So if you prefer cold weather to be accompanied by fresh, deep snow rather than parking lot piles of soot-covered icy crud, Canaan Valley would be a great place to visit now. It's not a coincidence this area offers great cross country and downhill skiing. And, having been there a year ago, I can attest Blackwater Falls State Park (where the Blackwater River exits Canaan Valley) is beautiful in the snow.

drive-to-canaan.JPG
Traveling conditions around Canaan Valley can be challenging when it snows. Visibility was near zero at times when I drove there last winter, as shown in this picture.

Getting there can be tricky in snowy conditions, so find a driver who has experience driving in snow and/or a four-wheel drive vehicle. Take it easy getting there and you won't be disappointed once you arrive...

Note: A reader, Susan Meyer, astutely points out that the town of Davis is not in Canaan Valley. The text has therefore been edited to indicate that Davis, rather than being in Canaan Valley, is the closest town to Canaan Valley. Susan also noted that the weather in Davis can vary somewhat from the weather in Canaan Valley.

By Jason Samenow  | January 12, 2010; 10:45 AM ET
Categories:  Local Climate  
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Next: PM Update: Still chilly, but headed warmer

Comments

I was up there last weekend and the powdery snow was Rocky Mountain-esque. Save for the ski patrol and the ski school we had the mt to ourselves. Almost heaven...

Posted by: sumplmg | January 12, 2010 11:10 AM | Report abuse

That is certainly impressive. Last night we had zero accumulation :-(

Tried cross country skiing at Whitegrass last year and had a great time. I'd like to buy my own equipment to ski around here.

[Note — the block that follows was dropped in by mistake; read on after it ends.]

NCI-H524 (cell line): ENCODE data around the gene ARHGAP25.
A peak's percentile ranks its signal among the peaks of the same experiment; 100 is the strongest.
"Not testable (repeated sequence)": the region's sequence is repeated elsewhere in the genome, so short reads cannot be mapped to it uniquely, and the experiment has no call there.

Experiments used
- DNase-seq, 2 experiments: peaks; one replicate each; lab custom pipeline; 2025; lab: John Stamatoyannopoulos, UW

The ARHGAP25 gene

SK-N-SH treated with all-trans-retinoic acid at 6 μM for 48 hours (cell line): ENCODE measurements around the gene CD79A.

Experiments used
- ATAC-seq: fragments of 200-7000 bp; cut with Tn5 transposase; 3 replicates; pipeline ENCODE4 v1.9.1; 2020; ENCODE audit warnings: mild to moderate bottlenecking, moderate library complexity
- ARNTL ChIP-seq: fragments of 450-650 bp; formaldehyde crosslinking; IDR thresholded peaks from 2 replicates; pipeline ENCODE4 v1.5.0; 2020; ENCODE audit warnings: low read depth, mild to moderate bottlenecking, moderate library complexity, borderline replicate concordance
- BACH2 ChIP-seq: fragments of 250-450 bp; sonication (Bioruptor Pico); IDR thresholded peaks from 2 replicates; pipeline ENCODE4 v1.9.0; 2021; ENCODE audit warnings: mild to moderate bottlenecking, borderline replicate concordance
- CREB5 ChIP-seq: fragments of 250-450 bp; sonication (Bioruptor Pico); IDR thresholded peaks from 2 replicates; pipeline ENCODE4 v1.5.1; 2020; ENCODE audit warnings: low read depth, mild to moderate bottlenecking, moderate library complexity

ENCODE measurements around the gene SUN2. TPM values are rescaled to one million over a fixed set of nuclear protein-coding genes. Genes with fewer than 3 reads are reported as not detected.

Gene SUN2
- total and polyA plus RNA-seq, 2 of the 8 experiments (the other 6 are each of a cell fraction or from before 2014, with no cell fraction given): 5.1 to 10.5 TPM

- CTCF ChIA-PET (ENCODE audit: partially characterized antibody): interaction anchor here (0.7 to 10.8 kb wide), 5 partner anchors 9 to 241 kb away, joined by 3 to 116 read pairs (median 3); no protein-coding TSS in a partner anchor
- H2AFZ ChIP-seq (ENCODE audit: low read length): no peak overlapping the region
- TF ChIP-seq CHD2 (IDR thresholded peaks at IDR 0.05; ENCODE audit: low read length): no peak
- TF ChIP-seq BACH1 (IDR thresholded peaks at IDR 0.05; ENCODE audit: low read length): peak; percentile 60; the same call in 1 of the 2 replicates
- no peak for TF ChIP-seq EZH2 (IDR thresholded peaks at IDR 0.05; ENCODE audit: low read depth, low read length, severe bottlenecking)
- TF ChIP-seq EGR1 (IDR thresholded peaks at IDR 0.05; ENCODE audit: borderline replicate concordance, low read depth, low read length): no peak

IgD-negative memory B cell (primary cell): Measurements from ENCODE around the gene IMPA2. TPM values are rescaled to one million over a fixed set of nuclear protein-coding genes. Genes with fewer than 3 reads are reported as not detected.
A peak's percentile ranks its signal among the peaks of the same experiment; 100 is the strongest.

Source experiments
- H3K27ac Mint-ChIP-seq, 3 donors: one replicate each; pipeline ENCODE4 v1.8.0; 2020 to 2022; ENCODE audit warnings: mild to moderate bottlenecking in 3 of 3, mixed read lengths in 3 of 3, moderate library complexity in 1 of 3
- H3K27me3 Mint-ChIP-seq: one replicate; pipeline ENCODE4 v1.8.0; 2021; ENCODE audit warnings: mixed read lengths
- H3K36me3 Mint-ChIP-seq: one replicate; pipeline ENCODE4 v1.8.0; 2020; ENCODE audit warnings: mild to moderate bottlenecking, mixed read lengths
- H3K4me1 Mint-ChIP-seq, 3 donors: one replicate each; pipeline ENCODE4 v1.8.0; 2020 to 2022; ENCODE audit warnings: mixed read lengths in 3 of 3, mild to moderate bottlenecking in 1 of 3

Posted by: spgass1 | January 12, 2010 11:20 AM | Report abuse

We can thank Canaan Valley and nearby high points for the relative lack of snow here from clipper-type storms.

Further to the south, Knoxville gets more snow than Washington. Down there the Great Smokies squeeze the moisture out of the air. Gatlinburg gets even more snow than Knoxville.

Posted by: Bombo47jea | January 12, 2010 11:47 AM | Report abuse

Nice b+w photo!

Posted by: BillWalderman | January 12, 2010 1:06 PM | Report abuse

I have a longtime friend who owns a cabin in the area around Davis. We used to go up there on weekends during high school (at Walter Johnson in Bethesda during the late 70s). We would leave Friday evening - it was about a 5 hr trip via Cumberland, MD (where we would always stop for dinner at Roy Rogers) and Keyser, WV - and many times it would be relatively mild and rainy in Bethesda when we left, then we would cross Mt Storm and BAM, nothing but snow. The last couple hours of the trip were almost always treacherous compared to the first few hours. Good skiing during the day at Canaan Valley and then 3.2% WV beer in the evenings. Ah, good times.

Posted by: TerpInTime | January 12, 2010 3:37 PM | Report abuse

went there last year - had great snow. looks like this winter was a little more extreme :)

Posted by: madisondc | January 12, 2010 3:43 PM | Report abuse

I went up to Blackwater Falls in Feb. 1972 just after a three-foot snowfall hit the Allegheny Highlands. The falls were frozen over and we had to wade in chest high in spots to get to the falls. In Oakland the snow was level with the parking meters and just outside of Terra Alta, WV, we saw a 30-ft. high snowdrift. Exhausting but exhilerating.

Posted by: JerryFloyd1 | January 12, 2010 5:15 PM | Report abuse

This just goes to show that while the immediate metro area is not much for snow, the good stuff isn't all that far off. I am thinking my ultimate plan, if I stay in this area long term, may be to try to find a cabin or some such in an upslope area. Ideally the drive would be 2.5hr or less, which makes it tough, but Frostburg, MD may be a good candidate.

Posted by: jahutch | January 12, 2010 5:52 PM | Report abuse

The comments to this entry are closed.